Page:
And "in other news", I have now received the set of posh pans as the prize for my star letter in June Sainsbury's Magazine, and have entered another writing comp. My commissioned article on sleep is researched and ready to write, and other pitches are planned. And the set lunch at Rasraj restaurant, Oxford Street, Southampton is organic, very nice, and only £5.95. My first foodie note for ages.

Wednesday, 20 April 2011

Apologies for Crowing ...

... because I'm on a bit of a high at the moment.

After being away from writing for ages until a couple of years ago, I'm back in the fray. Wanted to share my position.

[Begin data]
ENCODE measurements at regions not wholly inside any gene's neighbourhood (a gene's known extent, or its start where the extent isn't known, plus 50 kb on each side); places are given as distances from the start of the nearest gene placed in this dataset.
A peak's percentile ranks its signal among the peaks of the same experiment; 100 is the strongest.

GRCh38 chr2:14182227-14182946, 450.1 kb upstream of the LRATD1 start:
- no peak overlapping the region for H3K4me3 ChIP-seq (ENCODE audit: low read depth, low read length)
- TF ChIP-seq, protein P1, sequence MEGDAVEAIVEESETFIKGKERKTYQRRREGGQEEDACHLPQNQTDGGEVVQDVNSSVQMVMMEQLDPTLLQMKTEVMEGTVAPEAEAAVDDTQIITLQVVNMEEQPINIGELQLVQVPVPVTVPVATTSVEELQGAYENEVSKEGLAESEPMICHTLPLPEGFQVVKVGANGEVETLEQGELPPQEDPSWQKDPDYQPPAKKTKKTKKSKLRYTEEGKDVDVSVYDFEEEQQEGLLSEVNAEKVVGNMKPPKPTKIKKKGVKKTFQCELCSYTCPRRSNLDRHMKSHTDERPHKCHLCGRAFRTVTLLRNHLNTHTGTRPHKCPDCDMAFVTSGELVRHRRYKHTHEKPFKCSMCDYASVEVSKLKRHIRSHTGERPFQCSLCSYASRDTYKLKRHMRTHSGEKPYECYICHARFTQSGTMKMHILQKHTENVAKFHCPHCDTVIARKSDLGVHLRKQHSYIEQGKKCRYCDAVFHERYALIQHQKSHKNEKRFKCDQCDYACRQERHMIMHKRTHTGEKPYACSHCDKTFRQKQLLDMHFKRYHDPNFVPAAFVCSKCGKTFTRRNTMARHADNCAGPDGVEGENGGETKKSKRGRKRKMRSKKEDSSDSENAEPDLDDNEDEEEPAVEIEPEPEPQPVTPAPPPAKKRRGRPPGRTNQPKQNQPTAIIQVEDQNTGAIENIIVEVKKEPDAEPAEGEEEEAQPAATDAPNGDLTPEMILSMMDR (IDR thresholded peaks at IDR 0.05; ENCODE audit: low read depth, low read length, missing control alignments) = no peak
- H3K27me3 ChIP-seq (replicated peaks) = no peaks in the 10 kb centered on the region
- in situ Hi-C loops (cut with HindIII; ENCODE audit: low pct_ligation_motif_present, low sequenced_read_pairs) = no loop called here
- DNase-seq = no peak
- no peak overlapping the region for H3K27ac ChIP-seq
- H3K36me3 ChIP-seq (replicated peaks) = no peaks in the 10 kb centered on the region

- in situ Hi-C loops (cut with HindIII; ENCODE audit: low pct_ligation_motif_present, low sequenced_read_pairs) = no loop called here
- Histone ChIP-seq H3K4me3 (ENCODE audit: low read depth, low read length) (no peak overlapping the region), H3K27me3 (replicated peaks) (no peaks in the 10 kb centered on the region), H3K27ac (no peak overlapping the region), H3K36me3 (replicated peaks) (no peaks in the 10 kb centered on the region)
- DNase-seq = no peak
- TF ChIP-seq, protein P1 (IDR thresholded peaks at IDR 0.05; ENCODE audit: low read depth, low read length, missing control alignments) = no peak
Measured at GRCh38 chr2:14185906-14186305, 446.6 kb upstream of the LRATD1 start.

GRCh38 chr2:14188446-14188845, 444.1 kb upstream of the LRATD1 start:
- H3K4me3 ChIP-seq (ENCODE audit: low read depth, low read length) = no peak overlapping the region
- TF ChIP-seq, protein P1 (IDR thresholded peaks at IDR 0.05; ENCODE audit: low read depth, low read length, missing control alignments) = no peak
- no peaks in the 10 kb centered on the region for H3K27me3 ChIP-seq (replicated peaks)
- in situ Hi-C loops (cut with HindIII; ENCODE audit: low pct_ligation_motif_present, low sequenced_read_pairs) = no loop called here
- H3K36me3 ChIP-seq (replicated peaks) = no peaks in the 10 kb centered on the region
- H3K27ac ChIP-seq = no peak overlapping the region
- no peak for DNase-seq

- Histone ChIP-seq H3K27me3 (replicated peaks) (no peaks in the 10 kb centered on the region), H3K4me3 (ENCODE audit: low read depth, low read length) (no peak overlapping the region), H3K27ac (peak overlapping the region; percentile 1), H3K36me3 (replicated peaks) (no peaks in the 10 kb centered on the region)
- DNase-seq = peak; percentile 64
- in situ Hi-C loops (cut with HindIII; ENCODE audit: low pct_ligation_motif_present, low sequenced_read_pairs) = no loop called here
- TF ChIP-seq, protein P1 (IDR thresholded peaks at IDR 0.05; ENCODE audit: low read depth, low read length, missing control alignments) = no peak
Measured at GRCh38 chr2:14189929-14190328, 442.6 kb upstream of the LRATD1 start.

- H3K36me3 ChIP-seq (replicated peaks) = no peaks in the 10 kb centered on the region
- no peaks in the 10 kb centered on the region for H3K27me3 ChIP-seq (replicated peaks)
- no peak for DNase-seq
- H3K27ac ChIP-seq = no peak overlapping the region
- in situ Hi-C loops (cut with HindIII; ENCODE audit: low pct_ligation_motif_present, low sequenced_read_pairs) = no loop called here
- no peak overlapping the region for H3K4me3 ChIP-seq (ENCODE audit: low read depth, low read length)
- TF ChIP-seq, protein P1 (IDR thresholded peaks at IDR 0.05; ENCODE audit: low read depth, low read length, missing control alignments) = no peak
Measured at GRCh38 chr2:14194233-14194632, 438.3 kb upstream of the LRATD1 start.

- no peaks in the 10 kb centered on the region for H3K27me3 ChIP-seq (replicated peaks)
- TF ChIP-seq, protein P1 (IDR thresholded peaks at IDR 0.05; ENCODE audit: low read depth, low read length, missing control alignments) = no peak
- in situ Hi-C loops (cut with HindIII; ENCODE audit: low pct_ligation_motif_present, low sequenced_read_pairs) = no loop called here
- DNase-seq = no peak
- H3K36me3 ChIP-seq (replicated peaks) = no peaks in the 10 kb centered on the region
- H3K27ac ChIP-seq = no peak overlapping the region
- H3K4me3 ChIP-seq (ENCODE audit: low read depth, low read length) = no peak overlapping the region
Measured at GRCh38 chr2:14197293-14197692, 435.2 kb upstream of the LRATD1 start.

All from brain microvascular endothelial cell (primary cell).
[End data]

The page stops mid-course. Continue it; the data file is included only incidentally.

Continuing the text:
The current issue of Writers' News has my short piece about World Book Night, as I may have mentioned ... The latest Writers' Forum has printed my letter (though with an error - I wrote 'hoist by my own petard' and they altered it to 'hoisted', which is embarrassing). It means, hopefully, a coveted moleskine notebook. The next issue of Sainsbury's magazine is expected to include a letter from me, too.

Article-wise, Fond Memories of the WAAF will be included in a national mag's 'special', and one of Bauer's mags has commissioned an article on sleep for a July issue.

I'm currently reading a self-published book I was sent for review; it is full of errors and inconsistencies, but I was advised to 'tell it like it is' in the review.